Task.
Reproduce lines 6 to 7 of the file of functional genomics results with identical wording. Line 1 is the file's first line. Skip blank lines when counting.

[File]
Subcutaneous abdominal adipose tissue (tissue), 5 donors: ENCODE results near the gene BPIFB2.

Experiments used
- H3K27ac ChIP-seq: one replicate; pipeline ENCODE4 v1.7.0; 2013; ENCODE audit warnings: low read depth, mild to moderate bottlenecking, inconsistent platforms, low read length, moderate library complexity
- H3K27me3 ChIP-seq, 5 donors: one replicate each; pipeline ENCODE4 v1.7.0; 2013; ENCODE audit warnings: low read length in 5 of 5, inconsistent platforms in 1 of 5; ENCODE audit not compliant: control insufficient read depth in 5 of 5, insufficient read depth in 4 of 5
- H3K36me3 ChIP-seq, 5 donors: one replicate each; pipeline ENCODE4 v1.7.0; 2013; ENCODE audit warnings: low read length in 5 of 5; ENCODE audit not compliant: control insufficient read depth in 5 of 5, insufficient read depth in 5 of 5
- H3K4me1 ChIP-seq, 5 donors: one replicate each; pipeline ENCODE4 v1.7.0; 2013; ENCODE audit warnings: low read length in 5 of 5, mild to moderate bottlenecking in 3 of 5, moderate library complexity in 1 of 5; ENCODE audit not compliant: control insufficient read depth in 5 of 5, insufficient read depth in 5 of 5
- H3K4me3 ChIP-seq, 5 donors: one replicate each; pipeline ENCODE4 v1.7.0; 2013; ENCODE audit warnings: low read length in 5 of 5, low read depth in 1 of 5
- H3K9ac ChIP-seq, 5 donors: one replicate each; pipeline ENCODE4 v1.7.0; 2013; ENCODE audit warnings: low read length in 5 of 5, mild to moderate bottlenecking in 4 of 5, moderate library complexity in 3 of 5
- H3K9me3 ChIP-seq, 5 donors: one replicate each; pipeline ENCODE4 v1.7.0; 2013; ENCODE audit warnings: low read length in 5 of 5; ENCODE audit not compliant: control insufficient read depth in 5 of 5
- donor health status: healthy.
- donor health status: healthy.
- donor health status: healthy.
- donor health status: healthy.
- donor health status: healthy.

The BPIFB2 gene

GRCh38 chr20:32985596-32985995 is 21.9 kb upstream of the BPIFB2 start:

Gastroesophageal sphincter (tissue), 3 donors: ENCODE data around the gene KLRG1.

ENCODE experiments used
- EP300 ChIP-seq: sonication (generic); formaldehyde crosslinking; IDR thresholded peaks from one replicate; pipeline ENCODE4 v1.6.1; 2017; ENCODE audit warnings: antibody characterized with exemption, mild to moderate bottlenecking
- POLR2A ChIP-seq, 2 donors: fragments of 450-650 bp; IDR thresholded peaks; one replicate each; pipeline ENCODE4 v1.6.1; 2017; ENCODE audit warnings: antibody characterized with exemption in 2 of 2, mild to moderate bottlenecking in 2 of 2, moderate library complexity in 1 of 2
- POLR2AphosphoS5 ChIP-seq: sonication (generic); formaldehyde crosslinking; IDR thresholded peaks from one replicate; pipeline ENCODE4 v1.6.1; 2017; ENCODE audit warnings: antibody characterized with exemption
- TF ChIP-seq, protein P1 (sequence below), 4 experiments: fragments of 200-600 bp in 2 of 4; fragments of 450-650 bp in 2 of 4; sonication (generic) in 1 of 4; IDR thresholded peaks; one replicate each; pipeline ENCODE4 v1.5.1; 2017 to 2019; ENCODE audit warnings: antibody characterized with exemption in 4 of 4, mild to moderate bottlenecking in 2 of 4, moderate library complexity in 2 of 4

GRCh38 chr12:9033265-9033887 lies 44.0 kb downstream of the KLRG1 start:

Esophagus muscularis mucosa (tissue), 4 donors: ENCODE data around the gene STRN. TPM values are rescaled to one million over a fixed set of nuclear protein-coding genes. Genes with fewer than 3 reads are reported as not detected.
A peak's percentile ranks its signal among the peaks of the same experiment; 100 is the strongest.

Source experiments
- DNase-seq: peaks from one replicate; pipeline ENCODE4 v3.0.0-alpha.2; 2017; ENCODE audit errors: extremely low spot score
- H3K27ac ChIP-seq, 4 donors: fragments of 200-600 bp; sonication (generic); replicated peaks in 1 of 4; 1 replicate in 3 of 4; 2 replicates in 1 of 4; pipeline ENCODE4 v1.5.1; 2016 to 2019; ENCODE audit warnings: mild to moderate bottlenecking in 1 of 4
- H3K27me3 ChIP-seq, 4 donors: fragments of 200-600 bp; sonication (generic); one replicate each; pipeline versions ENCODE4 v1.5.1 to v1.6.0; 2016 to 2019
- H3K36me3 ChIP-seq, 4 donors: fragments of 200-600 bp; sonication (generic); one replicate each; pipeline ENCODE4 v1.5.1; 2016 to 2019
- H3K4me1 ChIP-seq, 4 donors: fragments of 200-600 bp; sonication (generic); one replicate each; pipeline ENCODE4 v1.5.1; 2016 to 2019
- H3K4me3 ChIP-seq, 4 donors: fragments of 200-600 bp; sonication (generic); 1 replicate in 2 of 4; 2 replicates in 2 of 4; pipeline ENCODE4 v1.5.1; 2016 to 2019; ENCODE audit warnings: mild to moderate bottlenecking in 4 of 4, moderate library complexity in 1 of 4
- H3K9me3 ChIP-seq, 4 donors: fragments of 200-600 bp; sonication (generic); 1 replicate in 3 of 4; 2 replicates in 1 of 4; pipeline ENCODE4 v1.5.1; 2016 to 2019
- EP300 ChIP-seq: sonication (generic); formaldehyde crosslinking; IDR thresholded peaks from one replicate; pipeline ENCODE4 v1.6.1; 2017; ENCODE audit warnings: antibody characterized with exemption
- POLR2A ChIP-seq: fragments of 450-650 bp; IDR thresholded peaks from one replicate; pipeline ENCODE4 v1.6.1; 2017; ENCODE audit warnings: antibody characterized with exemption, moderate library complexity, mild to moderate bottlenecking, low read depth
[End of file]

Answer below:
- H3K4me1 ChIP-seq, 5 donors: one replicate each; pipeline ENCODE4 v1.7.0; 2013; ENCODE audit warnings: low read length in 5 of 5, mild to moderate bottlenecking in 3 of 5, moderate library complexity in 1 of 5; ENCODE audit not compliant: control insufficient read depth in 5 of 5, insufficient read depth in 5 of 5
- H3K4me3 ChIP-seq, 5 donors: one replicate each; pipeline ENCODE4 v1.7.0; 2013; ENCODE audit warnings: low read length in 5 of 5, low read depth in 1 of 5